Plenty of trails around Grant County is a draw for ATV/UTV fans. Check the town website for details. A variety of motels, a lodge, AirBnBs and camping makes overnighting easy.
We planned to drive to the ferry, landing near Millville, Iowa, cross over on the Pride of Cassville, drive south and take in the National Brewery Museum in Potosi, and recross the Mississippi on the Highway 151 bridge to Dubuque. From there we’d drive home.
Our planned short stay in Cassville became a several hour visit. We loved the town. Tidy, and set in the rugged beauty of the Driftless Area, Cassville features locally owned restaurants, many places to stay and a delightful trail and walk along the river.
After walking through downtown, we drove a few miles upriver to Nelson Dewey State Park. As our car emerged at a high overlook, we could see the Pride of Cassville below us chugging downriver bringing more tourists to Cassville. The park itself is worth the trip and has a campground, trails, tall trees and overlooks.
Just a few driving miles south of Cassville is the Potosi Brewery and the National Brewery Museum. Although we’re neither beer historians nor heavy brew drinkers, we enjoyed the museum’s nostalgic focus on brands of yesterday and today. The nearby brewery sponsors tours and so many people were enjoying lunch in the cafe that new arrivals faced a long wait.
We opted to drive to Dubuque and enjoy lunch there. Then it was a quick drive back to Cedar Rapids. The pleasant day trip took about eight hours and covered nearly 200 miles.
PRIDE OF CASSVILLE OPPORTUNITIES
Corridor residents can easily duplicate our circular trip going in either direction. However, the Ferry offers a pleasant way to cross the Mississippi on other adventures including:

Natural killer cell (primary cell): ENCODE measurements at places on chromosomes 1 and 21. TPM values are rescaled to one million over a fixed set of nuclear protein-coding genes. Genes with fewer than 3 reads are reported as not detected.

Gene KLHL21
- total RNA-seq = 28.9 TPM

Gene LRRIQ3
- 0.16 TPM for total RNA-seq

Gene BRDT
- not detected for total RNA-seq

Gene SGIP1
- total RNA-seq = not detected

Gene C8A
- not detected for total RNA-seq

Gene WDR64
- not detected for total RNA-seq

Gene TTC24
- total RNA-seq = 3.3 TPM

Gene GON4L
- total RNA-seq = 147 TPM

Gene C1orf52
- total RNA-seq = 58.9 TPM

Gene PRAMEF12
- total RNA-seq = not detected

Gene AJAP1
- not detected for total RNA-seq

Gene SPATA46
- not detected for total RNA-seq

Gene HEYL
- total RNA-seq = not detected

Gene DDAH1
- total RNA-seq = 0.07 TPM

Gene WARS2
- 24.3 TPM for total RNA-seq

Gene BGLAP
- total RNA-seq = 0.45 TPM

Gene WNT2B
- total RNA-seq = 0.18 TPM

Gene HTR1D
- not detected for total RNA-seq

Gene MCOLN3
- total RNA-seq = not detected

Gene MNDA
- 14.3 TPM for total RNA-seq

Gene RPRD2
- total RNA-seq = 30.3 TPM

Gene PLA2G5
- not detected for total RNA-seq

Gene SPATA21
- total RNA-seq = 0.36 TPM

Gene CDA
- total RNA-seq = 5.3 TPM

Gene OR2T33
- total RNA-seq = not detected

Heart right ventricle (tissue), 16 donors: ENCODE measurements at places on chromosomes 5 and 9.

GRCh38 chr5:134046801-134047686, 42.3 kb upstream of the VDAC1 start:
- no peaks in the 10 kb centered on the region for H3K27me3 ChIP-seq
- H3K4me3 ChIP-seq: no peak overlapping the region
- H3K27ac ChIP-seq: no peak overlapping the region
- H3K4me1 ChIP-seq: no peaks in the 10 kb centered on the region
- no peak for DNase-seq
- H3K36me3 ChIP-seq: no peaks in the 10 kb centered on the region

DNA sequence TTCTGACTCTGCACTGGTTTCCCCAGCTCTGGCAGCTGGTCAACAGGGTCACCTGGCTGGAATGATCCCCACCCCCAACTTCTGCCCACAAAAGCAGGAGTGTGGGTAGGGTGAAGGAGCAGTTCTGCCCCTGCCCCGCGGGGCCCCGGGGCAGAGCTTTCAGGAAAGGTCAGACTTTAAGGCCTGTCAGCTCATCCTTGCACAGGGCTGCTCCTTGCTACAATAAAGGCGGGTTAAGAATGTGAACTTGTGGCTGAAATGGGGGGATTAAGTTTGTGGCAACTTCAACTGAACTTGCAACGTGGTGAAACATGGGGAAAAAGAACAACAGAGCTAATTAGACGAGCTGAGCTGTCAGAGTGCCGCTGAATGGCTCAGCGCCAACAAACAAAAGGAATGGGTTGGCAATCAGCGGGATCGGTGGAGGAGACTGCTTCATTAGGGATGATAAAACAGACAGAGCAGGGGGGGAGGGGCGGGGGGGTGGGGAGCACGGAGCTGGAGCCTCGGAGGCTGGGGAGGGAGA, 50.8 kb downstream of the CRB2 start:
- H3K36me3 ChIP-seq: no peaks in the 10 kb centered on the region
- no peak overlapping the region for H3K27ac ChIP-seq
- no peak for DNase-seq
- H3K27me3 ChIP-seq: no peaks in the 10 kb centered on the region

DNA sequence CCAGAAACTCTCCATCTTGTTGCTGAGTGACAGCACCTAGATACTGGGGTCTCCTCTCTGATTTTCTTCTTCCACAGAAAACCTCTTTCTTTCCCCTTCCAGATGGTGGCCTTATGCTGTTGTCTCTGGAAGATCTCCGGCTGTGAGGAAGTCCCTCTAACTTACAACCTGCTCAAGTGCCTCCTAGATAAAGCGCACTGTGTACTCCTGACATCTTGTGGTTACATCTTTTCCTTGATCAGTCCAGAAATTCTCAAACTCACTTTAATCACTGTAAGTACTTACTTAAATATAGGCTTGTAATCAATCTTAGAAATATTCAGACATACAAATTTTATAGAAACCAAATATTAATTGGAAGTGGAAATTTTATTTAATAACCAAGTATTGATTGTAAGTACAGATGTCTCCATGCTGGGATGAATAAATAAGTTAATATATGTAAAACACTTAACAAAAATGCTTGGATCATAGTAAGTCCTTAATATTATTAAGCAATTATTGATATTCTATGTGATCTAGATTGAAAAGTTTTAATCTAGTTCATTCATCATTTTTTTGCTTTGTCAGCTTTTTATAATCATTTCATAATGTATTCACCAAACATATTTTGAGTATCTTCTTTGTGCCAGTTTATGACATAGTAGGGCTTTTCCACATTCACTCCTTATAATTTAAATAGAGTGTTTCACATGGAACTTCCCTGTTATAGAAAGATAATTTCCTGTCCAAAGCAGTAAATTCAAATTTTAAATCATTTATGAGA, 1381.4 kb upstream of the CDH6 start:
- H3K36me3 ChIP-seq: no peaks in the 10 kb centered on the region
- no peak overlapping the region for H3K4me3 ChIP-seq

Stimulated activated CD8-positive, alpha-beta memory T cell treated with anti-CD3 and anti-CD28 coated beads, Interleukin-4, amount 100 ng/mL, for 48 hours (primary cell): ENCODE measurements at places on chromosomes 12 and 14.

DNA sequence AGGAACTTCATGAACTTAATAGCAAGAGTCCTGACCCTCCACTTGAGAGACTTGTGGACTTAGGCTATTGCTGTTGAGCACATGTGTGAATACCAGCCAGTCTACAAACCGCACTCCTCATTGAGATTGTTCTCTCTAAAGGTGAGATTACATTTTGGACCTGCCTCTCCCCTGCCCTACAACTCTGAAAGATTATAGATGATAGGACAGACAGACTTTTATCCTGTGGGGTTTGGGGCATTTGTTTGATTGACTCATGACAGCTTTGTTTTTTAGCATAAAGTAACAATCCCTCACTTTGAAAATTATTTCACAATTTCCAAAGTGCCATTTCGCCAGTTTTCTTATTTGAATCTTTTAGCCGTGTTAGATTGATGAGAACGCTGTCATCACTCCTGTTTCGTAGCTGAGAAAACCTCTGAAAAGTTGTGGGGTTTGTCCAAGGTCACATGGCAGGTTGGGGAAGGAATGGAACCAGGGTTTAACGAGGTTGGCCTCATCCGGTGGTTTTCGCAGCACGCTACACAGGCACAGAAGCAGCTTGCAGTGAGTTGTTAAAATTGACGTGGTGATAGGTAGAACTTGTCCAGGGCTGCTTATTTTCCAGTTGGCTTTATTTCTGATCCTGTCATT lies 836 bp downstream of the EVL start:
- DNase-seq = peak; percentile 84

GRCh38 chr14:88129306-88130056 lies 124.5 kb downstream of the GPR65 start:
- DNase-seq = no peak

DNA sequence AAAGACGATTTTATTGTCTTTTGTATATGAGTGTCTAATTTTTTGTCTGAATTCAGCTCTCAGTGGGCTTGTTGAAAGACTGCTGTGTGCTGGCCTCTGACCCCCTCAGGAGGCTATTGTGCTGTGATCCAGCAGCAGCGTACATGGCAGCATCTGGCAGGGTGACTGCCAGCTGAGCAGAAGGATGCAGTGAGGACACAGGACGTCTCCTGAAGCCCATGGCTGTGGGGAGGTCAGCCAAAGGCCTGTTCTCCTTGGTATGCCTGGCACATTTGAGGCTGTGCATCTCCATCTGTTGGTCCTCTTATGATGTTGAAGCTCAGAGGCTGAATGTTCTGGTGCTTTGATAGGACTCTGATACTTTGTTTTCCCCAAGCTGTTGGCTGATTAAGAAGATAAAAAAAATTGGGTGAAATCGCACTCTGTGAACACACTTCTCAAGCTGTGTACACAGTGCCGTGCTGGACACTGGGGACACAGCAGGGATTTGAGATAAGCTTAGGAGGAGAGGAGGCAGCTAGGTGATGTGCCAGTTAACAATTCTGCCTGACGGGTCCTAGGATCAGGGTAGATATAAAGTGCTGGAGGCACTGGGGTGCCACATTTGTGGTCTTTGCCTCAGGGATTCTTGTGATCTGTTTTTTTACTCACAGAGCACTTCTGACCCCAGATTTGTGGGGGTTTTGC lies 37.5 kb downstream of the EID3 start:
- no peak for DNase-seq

- A Cassville walking Tour: Drivers can park their car on the Iowa side and walk on the ferry. In just minutes they'll be walking through downtown Cassville, where they can enjoy lunch in one of several cafe’s close to the ferry landing. Simply recross the river and drive home. Pedestrians are charged only $2 per crossing. That’s an inexpensive cruise to a fun lunch.
- Cassville with the car: Bringing the car across opens more opportunities. There is time to enjoy lunch in town, take in the view from the Nelson Dewey State Park overlook or drive down to the Potosi Brewery and Museum before ferrying back across and driving home. Overnight visitors can camp in the park, relax in an Airbnb or enjoy small quaint hotels.
- A northern loop: Riding the ferry and enjoying Cassville can be the start of a northern river loop on the Great River Road on each side of the Mississippi. Drive up the Wisconsin side and enjoy another great view from Wyalusing State Park, then cross over to Iowa and see the view from the other side at Pikes Peak State Park. A short spur drive from Marquette, Iowa, allows motorists to visit Effigy Mounds National Monument a few miles north. It would be a long day trip, but is doable.
- The way northern loop: A possible long day trip, but a better overnighter, is to cross the river on the Pride of Cassville, drive north through Prairie du Chien and beyond and cross into Iowa on the Lansing bridge. Then take the Great River Road south past one of our favorite Iowa sights. Between Lansing and Harpers Ferry is one of the most picturesque churches anywhere. Set in a valley beneath colorful trees is Wexford Catholic Church. We visit a few times a year and enjoy the serenity of the valley and church. From there it’s about 125 miles to Cedar Rapids.
There are many places to eat and overnight in Prairie du Chien, Lansing, Marquette or McGregor. Camping at Yellow River State Forest or any of the state parks is possible. Peak leaf color usually starts at the end of September and lasts a couple of weeks. It may be muted this year due to the ongoing drought, but magnificent views are always present.
Rich and Marion Patterson have backgrounds in environmental science and forestry. They co-own Winding Pathways, a consulting business that encourages people to “Create Wondrous Yards.”